Multitasking and Feeling Good? Autonomy of Additional Activities Predicts Affect

Bachmann O, Grunschel C, Fries S (2019)
JOURNAL OF HAPPINESS STUDIES 20(3): 899-918.

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Zeitschriftenaufsatz | Veröffentlicht | Englisch
Abstract / Bemerkung
There is a consensus that multitasking is becoming more frequent in students' everyday lives. However, few studies investigated the relationship of multitasking and affect, and those that did found contradictory results. The aim of the current study was to disentangle these results by adopting a self-determination theory perspective. In accordance with self-determination theory, we predicted that multitasking is associated with higher positive and lower negative affect than mono-tasking when the additional activity is motivated autonomously, i.e. when the additional activity is done voluntarily. On the other hand, we hypothesised that multitasking is associated with higher negative and lower positive affect than mono-tasking when the additional activity is motivated because of controlled reasons. In an experience sampling study, 51 students completed 1341 questionnaires over the course of 1week. For each prompt, students specified their current affect, what they were currently doing as a main activity, whether they were engaged in any additional activity (i.e., multitasking), and how autonomously they were motivated to carry out each of their activities. Results showed that students multitasked 41% of the time. In line with self-determination theory, multitasking with an autonomous additional activity in comparison to mono-tasking was associated with higher positive affect, whereas multitasking with a controlled additional activity in comparison to mono-tasking was associated with higher negative affect. To our knowledge, the current study is the first to demonstrate that the relationship of multitasking and affect depends on the level of autonomy of the additional activity.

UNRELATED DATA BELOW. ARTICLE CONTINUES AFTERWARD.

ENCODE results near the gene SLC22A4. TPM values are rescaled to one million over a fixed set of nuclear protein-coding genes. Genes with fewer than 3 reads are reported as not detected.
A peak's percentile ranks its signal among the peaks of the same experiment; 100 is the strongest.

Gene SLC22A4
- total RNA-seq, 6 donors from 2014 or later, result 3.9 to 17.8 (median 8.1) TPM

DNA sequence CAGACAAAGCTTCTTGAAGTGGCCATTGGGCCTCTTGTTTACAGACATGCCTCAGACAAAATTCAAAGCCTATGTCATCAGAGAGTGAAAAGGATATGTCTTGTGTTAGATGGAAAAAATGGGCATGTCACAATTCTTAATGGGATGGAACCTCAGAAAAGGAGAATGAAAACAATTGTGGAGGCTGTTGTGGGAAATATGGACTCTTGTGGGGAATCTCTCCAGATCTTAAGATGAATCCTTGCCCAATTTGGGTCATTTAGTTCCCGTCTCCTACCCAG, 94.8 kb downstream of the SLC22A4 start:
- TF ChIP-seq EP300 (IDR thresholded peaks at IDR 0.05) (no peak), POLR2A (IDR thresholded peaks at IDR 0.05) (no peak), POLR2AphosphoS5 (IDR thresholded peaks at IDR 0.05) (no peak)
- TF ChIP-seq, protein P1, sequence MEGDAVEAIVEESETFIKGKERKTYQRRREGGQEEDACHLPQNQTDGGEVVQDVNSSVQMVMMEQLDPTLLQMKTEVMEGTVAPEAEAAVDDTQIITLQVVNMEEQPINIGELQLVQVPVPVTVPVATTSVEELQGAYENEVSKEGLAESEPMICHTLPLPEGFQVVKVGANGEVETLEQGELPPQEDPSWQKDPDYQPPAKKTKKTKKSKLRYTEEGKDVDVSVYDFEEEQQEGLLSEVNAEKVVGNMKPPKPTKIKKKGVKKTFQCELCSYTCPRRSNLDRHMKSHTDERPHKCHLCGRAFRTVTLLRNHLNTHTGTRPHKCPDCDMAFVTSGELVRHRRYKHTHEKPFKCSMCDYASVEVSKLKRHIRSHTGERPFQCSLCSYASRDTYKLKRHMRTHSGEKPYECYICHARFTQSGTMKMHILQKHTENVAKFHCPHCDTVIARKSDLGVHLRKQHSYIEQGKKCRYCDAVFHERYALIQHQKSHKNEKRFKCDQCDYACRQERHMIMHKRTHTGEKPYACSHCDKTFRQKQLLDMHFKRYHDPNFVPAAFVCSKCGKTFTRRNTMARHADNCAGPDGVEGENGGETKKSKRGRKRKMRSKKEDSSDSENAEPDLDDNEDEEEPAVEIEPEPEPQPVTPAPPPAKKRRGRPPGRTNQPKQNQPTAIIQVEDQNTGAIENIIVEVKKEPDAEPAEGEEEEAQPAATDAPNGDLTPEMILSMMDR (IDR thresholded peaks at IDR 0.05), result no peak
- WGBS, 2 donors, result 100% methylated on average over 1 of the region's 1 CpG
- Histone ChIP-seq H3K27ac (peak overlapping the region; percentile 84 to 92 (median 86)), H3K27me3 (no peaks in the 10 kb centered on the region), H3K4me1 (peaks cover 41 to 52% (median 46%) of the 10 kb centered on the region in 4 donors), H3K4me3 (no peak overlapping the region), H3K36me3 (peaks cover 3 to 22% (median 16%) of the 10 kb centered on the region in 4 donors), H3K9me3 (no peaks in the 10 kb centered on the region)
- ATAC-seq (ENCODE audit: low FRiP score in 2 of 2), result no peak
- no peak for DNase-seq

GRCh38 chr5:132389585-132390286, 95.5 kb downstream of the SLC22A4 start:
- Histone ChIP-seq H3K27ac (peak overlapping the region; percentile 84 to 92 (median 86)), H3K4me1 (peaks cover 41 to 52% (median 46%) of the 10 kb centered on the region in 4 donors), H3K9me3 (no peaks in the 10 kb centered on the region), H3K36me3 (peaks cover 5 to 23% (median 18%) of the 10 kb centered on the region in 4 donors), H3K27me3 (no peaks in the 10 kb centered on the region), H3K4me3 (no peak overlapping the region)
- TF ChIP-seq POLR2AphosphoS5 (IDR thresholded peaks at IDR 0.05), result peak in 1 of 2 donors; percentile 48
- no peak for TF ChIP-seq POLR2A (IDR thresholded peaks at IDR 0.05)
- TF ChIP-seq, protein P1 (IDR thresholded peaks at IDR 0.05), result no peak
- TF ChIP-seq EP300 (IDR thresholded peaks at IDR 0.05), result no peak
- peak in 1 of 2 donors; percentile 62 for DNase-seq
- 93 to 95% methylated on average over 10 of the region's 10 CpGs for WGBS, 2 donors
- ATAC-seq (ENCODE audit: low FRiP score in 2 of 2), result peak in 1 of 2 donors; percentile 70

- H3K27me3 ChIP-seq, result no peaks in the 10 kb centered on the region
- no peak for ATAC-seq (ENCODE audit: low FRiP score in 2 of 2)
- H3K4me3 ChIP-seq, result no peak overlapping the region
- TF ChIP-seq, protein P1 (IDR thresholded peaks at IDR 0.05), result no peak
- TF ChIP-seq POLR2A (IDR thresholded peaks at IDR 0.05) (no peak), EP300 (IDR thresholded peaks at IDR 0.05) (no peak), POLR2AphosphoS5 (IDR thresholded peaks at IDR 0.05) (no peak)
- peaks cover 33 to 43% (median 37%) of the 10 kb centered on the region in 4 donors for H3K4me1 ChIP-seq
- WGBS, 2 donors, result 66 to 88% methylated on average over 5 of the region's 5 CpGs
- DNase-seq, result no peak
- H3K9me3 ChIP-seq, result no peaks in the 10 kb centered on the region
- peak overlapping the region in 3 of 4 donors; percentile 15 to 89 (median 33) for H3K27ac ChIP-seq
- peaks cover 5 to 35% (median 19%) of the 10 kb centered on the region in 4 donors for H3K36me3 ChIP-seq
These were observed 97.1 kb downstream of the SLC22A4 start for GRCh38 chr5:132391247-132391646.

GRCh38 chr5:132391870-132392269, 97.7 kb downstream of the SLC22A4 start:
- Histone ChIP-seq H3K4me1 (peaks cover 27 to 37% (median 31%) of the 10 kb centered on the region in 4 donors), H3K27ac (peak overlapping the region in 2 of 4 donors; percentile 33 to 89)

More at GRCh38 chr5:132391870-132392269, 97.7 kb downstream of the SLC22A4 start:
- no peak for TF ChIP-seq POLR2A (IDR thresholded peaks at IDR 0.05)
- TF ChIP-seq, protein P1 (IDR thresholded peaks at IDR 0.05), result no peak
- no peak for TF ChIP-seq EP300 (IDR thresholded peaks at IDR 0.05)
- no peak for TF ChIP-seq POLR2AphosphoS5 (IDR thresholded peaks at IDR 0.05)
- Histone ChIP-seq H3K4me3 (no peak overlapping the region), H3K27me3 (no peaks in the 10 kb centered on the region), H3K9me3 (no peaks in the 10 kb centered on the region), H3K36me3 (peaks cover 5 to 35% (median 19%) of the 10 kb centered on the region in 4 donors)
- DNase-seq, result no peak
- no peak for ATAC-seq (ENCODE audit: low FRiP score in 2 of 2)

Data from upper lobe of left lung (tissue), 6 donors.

Erscheinungsjahr
Zeitschriftentitel
JOURNAL OF HAPPINESS STUDIES
Band
20
Ausgabe
3
Seite(n)
899-918
ISSN
eISSN
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Bachmann O, Grunschel C, Fries S. Multitasking and Feeling Good? Autonomy of Additional Activities Predicts Affect. JOURNAL OF HAPPINESS STUDIES. 2019;20(3):899-918.
Bachmann, O., Grunschel, C., & Fries, S. (2019). Multitasking and Feeling Good? Autonomy of Additional Activities Predicts Affect. JOURNAL OF HAPPINESS STUDIES, 20(3), 899-918. doi:10.1007/s10902-018-9973-3
Bachmann, O., Grunschel, C., and Fries, S. (2019). Multitasking and Feeling Good? Autonomy of Additional Activities Predicts Affect. JOURNAL OF HAPPINESS STUDIES 20, 899-918.
Bachmann, O., Grunschel, C., & Fries, S., 2019. Multitasking and Feeling Good? Autonomy of Additional Activities Predicts Affect. JOURNAL OF HAPPINESS STUDIES, 20(3), p 899-918.
O. Bachmann, C. Grunschel, and S. Fries, “Multitasking and Feeling Good? Autonomy of Additional Activities Predicts Affect”, JOURNAL OF HAPPINESS STUDIES, vol. 20, 2019, pp. 899-918.
Bachmann, O., Grunschel, C., Fries, S.: Multitasking and Feeling Good? Autonomy of Additional Activities Predicts Affect. JOURNAL OF HAPPINESS STUDIES. 20, 899-918 (2019).
Bachmann, Olga, Grunschel, Carola, and Fries, Stefan. “Multitasking and Feeling Good? Autonomy of Additional Activities Predicts Affect”. JOURNAL OF HAPPINESS STUDIES 20.3 (2019): 899-918.